Bookmark with Mark Mehigan

From the books which made him laugh to the ones that made him cry, comedian, podcaster and now author Mark Mehigan gives Bianca Luykx his recommended reads…

Mark, howya? What book are you reading at the moment?

At the moment I am taking a break from Bee Sting to enjoy Calypso by David Sedaris. It’s a collection of semi-autobiographical essays that ultimately follows Sedaris as he deals with both ageing and grief. He is a master of evoking laughter and tears in the same breath.

Where do you like to read?

I wish I could say that I shuffle around the city with a worn old paperback permanently wedged beneath my arm but the reality is that I mostly read for about ten minutes in bed, right before turning out the light and watching Instagram reels with no sound on.

What book did you look to when writing your own?

I read a lot of A.A. Gill’s work growing up. There was something brilliantly un-self pitying about the way he described his own battles with alcoholism – and battles with life – that is definitely something I try to convey in my own work. I don’t think any tone should be off limits when it comes to writing about suffering. Too many topics are treated with reverence when I believe a balance of humour and honesty is equally as powerful. Obligatory shout out to Ernest Hemingway though because he completely altered the way I look at the written word.

Mark Mehigan

How did you feel when you saw your book on the bestsellers list?!

It’s surreal. As a child, I would have dreamed of this moment. As an adult I probably would have too, but for all of the wrong reasons.

How long did it take you to decide to write what is such a personal story, warts and all?

Once I decided to write the book, there was no option other than to be honest and unmerciful when it came to my experiences with alcohol. It’s uncomfortable to do so but I think the only way to move forward with the conversation around problem drinking is to make it more acceptable to show the uglier sides of yourself and what you’ve been feeling. Hearing others share about the darkest aspects of their journey and then realising I am not alone in the way that I think, has been totally liberating to me.

How did you find the writing and where did you do most of it?

I loved it. I do believe lots of comedians secretly take themselves incredibly seriously and the opportunity to write something with a little more ‘meaning’ was something I jumped at. I wrote the majority of the book at my desk in Dun Laoghaire over the course of six months and spent hours on end writing, deleting, second-guessing, doubting, panicking, editing, before ultimately accepting the work for what it was and sending it over to the publishers.

You are quite clear that this is not a self help book! Has any particular self help book ever helped you before?

Man’s Search For Meaning by Viktor Frankl changed my life. The Power of Now by Eckhart Tolle probably contains the recipe to an entirely harmonious existence – if I was able to implement those practices on a daily basis.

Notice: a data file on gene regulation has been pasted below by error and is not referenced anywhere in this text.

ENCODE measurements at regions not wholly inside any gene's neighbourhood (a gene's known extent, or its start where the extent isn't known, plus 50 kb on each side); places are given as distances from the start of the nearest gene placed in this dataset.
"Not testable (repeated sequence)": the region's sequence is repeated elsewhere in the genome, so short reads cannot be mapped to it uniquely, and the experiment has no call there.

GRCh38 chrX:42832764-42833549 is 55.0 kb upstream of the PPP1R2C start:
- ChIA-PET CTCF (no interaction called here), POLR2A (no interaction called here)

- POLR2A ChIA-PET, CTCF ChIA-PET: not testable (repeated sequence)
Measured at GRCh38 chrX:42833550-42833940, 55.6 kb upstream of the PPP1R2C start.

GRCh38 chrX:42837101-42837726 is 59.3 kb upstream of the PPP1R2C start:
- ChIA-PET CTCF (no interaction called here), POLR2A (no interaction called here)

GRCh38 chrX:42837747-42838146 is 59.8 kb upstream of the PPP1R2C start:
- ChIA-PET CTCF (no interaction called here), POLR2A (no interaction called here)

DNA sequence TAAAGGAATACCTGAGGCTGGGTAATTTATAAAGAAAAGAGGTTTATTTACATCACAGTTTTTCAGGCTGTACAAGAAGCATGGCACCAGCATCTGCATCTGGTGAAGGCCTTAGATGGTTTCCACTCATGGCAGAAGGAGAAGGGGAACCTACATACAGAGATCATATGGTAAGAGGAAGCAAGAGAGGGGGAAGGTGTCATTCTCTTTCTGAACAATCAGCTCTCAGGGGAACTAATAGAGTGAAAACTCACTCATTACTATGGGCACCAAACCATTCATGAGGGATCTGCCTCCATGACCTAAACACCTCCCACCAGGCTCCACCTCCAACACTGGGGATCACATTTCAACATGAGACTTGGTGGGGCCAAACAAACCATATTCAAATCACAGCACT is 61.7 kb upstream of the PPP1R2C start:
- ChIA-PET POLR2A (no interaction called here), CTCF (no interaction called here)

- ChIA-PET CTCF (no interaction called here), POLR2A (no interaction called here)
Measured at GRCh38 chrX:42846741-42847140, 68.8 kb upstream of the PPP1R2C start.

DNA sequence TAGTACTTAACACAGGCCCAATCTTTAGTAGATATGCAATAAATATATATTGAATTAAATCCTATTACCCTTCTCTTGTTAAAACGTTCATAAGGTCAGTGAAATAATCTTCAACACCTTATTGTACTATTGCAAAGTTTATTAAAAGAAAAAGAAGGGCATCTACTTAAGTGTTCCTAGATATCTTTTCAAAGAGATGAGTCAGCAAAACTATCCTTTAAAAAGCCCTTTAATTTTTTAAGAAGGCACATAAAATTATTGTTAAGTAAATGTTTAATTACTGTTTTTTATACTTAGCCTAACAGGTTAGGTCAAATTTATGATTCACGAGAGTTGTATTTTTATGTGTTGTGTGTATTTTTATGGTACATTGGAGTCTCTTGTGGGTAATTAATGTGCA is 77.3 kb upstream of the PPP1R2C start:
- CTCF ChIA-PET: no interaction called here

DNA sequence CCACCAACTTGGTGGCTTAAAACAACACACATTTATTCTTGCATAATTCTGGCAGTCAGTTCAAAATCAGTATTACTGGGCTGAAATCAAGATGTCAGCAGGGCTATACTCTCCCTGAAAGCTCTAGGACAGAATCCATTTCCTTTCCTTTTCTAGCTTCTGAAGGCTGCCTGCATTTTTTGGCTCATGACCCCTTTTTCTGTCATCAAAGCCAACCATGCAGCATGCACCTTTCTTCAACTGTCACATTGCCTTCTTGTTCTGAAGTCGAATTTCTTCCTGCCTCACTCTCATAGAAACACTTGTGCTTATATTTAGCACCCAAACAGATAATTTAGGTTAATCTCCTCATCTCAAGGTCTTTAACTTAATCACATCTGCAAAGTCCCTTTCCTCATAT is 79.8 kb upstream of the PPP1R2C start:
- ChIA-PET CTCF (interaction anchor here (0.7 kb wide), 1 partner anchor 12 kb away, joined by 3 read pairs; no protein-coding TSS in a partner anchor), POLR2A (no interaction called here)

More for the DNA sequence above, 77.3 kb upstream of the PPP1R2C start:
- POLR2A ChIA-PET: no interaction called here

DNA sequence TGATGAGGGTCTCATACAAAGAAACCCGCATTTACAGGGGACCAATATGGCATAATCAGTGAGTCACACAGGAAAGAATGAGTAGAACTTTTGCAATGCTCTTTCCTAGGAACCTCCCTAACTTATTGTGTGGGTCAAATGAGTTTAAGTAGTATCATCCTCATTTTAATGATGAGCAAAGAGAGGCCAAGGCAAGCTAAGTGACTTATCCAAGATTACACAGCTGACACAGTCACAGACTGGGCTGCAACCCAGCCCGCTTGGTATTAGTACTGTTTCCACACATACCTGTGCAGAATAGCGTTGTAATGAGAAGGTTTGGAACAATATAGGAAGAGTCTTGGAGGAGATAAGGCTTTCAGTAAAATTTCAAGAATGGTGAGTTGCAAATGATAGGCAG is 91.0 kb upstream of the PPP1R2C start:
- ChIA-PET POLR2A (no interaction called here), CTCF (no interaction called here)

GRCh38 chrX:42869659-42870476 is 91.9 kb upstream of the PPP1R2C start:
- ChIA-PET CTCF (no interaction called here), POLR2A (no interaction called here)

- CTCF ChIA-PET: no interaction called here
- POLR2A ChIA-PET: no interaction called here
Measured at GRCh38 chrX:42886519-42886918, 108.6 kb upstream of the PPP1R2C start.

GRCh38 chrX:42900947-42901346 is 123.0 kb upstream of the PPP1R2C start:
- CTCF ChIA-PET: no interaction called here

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What is the first book you remember loving? 

Noughts and Crosses by Malorie Blackman. Cried my eyes out. Never knew a book could do that. I think I was 9.

What about a book that changed your life?

Americanah: A Novel by Chimamanda Ngozi Adichie helped me realise how eye-wateringly ignorant I was when it came to race. It’s also one of the most stunningly written books I have ever read. I think it should be mandatory reading for many. It is a masterpiece.

You like making people laugh, what writer makes you laugh?

A.A. Gill has a better turn of phrase than any contemporary writer I can think of. It is a treat to read his words.

You may not like crying as much! But is there a book that made you cry?

The Kite Runner; Coram Boy; Goodnight Mr Tom. I bawled my eyes out at all of those growing up.

A book that is your comfort read?

The Outsiders or Catcher in the Rye.

A book that should be on every shelf?

East West Street – Phillipe Sands.

Image via Instagram, Mark Mehigan

A book that left you thinking about it days later?

The Hearts Invisible Furies by John Boyne.

An author you admire?

Hemingway. He possessed such a thwarting genius that severe mental illness or generational trauma couldn’t even stifle. I love him without knowing him.

A quote from a book you will never forget?

“Do you enjoy being a writer, Mrs Avery?” asked Julian.

“No, of course not, she said. “It’s a hideous profession. Entered into by narcissists who think their pathetic little imaginations will be of interest to people they’ve never met.”

John Boyne, The Heart’s Invisible Furies.

A book you listened to on Audible and loved?

Every book I have ever listened to on Audible has been about quitting cigarettes, losing weight or learning how to share character traits with Apex Predators. Usually downloaded last minute at the boarding gate whilst I wait in the non-priority queue to get on the plane. By the time the food trolley goes down the aisle, I’ve already disengaged.

This Is Not A Self Help Book by Mark Mehigan, published by Gill Books is out now, priced at €18.99

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